By providing the ultrasonic tool 1 having the above construction at the end of an ultrasonic bonder, it is made possible to realize an ultrasonic bonder featuring a high energy transmission rate and an excellent durability.

According to the present invention, as a coating layer comprising chromium oxide as a main component is provided on the surface of the ultrasonic tool, the ultrasonic tool exhibits an improved durability, thereby eliminating the need of a treatment for regenerating the ultrasonic tool, making it possible to decrease the cost while increasing the productivity.

Owing to the provision of the coating layer comprising chromium oxide as a chief component, there is no slipping at the interface, leading to the enhancement in the energy transmission rate, with the result that the bonding operations are carried out equally from one to another and the quality of products are improved.

In the present invention, the surface of a base material of a metal material containing iron, such as a carbon steel, a stainless steel or a titanium steel, is washed, the base material is then immersed in a solution containing a chromium compound such that the base material is impregnated with the chromium compound, followed by firing to form a coating layer comprising chromium oxide as a main component. These steps are repeated until the thickness of the coating layer reaches 1 to 3 μm and, finally, the surface of the coating layer is ground so that the surface roughness Ra is 0.8 μm0.1 μm.

The ultrasonic tool thus produced is attached to a horn to complete an ultrasonic bonder.

The ultrasonic tool of a first embodiment of the invention will now be described with reference to FIGS. 2 to 4.

FIG. 2 schematically shows the construction of an ultrasonic bonder incorporating the ultrasonic tool according to the first embodiment of the present invention together with an electronic part for easy comprehension of the operation at the time of bonding.

The ultrasonic bonder 10 shown in the drawing comprises an ultrasonic tool 20, for effecting the bonding, in contact with an electronic part or the like, an oscillator 11 which is a source of ultrasonic oscillation, boosters 12 for controlling the amplitude of ultrasonic waves produced by the oscillator 11, a horn 13 for transmitting the ultrasonic waves from the boosters 12 to the ultrasonic tool 20 while maintaining a true sinusoidal waveform, and a horn holder 14 for mounting the horn 13 on an installation. A power source for supplying electric power to the oscillator 11 is not shown in the drawing.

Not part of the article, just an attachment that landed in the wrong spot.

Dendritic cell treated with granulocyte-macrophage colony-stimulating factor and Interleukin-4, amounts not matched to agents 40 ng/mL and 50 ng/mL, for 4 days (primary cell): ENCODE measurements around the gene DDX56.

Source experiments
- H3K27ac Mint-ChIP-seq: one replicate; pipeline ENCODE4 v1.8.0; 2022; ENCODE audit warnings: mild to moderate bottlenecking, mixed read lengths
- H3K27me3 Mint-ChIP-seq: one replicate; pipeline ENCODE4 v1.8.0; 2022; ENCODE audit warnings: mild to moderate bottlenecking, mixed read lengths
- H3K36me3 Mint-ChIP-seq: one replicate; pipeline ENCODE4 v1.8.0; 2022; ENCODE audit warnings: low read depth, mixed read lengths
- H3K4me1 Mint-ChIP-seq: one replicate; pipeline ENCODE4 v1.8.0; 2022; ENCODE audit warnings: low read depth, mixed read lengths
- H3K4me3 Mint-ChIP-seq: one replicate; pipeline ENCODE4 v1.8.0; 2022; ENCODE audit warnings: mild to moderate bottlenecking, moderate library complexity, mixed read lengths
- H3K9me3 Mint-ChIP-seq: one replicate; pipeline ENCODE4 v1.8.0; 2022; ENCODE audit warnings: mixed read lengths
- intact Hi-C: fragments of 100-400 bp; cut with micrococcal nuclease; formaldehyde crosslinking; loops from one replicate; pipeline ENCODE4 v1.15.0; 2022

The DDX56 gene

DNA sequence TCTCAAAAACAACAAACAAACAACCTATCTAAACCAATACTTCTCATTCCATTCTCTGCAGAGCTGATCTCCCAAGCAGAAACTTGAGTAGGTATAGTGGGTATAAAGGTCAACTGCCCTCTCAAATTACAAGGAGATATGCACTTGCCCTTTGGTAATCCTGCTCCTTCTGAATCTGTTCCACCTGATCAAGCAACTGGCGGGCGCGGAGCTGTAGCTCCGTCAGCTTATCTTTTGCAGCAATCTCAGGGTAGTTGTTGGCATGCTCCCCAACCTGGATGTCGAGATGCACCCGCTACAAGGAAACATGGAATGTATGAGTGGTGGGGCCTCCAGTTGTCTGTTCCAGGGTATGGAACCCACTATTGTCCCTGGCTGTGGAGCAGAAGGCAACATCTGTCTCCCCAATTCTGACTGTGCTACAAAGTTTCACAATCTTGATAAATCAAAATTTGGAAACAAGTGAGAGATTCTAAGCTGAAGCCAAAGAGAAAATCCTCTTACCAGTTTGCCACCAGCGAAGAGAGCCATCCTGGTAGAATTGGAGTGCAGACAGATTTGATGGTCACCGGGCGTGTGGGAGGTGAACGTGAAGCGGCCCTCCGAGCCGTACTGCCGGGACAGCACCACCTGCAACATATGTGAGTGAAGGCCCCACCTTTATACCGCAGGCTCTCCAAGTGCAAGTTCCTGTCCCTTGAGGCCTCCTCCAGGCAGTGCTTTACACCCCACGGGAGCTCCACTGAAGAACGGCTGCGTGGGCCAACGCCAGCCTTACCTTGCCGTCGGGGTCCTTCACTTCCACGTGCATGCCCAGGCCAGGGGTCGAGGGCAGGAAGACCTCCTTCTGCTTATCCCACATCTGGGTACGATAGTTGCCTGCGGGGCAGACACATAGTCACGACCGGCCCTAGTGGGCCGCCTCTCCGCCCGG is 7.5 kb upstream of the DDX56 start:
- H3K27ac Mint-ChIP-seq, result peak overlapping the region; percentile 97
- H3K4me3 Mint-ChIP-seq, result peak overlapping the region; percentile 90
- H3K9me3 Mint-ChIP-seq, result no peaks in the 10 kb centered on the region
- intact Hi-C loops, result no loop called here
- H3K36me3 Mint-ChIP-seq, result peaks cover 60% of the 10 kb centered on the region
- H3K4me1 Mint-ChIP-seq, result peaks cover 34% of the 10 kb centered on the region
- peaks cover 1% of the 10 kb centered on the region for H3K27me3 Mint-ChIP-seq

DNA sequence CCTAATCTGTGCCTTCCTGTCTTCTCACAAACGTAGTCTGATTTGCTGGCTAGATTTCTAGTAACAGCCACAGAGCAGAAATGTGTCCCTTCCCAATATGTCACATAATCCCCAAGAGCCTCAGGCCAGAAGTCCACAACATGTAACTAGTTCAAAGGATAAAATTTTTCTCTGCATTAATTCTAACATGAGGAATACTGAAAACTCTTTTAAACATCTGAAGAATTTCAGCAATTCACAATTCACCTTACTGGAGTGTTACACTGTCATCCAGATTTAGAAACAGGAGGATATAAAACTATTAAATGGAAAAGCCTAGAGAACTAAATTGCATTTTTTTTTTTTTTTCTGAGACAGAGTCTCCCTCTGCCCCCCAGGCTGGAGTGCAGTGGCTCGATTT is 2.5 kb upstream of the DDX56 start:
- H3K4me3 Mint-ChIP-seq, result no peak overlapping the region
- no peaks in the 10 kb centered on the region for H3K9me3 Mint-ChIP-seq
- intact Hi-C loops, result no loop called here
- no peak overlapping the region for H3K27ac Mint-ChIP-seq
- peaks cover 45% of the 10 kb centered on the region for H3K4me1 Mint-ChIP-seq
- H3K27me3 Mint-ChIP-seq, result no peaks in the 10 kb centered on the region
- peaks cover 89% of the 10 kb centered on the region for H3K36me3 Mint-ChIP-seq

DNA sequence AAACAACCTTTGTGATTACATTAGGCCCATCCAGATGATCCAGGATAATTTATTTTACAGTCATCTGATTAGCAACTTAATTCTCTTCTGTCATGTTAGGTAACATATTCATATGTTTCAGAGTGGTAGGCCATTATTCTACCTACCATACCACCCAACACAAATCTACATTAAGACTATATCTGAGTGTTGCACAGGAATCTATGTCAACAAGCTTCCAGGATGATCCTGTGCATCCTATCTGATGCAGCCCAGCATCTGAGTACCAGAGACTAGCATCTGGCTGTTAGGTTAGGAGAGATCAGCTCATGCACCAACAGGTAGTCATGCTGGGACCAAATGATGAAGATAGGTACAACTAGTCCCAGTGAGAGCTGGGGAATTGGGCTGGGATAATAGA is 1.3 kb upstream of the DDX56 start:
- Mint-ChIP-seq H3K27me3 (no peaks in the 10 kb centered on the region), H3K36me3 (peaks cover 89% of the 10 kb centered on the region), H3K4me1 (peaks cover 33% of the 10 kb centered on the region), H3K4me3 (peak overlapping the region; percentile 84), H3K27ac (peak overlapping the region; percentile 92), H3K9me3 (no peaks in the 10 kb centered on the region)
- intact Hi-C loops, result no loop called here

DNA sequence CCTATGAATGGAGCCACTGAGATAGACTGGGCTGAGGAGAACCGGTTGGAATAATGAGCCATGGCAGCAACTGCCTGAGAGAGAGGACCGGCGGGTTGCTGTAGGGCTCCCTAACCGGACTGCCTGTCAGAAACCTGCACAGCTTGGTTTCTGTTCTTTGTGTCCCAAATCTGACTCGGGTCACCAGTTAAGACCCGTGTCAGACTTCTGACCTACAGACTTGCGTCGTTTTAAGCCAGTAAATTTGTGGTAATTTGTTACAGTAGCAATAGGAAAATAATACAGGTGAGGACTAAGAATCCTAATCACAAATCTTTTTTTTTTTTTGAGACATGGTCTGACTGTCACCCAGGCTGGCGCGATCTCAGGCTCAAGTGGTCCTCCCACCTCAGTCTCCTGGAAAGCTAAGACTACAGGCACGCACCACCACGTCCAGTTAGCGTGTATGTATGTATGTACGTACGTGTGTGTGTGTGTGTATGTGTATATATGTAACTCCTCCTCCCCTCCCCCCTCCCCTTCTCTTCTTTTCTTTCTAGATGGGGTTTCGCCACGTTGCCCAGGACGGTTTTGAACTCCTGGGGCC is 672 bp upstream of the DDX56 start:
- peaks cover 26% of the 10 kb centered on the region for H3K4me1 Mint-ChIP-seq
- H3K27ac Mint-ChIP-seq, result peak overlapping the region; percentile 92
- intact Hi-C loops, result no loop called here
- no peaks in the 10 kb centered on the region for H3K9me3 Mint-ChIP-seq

For the ultrasonic bonding, the ultrasonic tool 20, which is brazed to the end of the ultrasonic bonder 10, is pushed onto the surface (upper surface) of the electronic part 40, the Au bumps of which 42 are facing the Cu pads 31 provided on a mounting substrate 30 placed on a stage 15. A pressure is then exerted on the electronic part 40 and, at the same time, ultrasonic waves are applied, such that the Au bumps 42 and the Cu pads 31 are slid and bonded together.

Referring to FIGS. 3A to 3D, a process for producing the ultrasonic tool according to the first embodiment of the invention will be described.

Referring to FIG. 3A, the coating surface of a base material 21 of, for example, a stainless steel having a rectangular parallelopiped shape measuring, for example, 12 mm long and 1 mm thick and having a vacuum adsorption hole 22 of a diameter of, for example, 5 mm at the central portion thereof, is cleansed by dewaxing, washing with an alkali, washing with an acid or the like.